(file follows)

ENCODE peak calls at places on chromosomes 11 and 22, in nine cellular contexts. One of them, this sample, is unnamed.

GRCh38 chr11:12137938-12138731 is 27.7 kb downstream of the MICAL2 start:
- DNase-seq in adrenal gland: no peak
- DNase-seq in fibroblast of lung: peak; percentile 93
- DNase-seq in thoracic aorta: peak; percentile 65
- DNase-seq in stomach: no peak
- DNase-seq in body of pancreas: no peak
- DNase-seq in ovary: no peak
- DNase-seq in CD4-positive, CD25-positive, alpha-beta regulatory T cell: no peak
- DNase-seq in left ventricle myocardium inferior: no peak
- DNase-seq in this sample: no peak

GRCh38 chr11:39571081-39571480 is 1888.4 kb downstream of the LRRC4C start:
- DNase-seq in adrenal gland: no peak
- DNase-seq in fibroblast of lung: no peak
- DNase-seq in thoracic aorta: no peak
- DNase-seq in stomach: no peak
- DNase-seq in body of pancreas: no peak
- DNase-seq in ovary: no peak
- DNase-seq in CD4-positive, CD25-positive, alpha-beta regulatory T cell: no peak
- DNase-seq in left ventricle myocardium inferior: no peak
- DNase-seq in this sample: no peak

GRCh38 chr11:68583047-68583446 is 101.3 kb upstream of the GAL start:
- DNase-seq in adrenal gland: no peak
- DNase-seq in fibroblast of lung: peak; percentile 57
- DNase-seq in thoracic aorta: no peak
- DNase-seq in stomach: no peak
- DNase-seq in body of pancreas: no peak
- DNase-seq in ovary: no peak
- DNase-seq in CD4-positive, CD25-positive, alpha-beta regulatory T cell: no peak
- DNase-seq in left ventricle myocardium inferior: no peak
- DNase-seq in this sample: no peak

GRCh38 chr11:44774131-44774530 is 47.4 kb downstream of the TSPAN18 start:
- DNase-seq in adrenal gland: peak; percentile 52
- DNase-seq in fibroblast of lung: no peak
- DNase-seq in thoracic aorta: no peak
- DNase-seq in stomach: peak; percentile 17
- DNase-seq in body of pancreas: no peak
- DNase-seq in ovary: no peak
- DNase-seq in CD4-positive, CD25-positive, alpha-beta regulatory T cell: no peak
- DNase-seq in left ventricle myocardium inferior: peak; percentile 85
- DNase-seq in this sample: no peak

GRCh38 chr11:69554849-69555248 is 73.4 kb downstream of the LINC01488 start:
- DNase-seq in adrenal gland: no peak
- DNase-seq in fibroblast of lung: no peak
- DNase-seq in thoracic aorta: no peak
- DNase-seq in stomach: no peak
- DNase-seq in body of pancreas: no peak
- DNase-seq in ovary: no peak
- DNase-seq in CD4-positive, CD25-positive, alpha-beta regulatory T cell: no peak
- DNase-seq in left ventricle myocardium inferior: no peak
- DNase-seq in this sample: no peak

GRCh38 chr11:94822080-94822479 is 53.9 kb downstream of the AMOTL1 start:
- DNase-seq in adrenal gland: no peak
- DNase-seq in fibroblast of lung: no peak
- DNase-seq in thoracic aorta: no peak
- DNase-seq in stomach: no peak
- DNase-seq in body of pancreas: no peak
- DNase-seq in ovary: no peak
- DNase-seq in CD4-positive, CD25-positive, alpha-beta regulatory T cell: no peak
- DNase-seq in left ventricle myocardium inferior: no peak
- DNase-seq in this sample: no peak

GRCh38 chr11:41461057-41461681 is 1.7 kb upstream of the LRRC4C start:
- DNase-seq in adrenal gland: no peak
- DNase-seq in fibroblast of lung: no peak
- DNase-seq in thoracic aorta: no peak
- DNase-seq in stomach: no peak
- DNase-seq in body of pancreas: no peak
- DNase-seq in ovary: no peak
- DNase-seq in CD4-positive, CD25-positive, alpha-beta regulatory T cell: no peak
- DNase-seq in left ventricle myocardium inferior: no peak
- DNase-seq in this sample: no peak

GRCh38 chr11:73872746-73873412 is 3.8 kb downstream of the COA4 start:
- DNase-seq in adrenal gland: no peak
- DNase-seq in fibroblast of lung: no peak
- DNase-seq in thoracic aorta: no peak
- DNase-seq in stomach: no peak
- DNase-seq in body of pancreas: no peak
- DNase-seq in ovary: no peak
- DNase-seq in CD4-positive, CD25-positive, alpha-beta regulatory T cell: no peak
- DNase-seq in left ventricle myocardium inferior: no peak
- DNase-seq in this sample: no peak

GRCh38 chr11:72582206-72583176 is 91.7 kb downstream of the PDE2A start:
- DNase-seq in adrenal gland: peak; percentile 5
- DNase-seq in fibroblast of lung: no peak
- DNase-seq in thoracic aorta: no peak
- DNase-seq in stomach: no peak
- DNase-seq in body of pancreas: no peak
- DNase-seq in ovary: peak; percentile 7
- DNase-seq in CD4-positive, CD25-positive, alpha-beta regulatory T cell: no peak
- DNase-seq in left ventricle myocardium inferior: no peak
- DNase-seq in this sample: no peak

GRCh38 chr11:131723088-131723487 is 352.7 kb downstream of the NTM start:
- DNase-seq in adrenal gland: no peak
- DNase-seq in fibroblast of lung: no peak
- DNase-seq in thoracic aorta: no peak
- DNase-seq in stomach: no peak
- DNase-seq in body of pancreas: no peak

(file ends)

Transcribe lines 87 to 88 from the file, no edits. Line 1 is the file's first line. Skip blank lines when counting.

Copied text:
- DNase-seq in body of pancreas: no peak
- DNase-seq in ovary: peak; percentile 7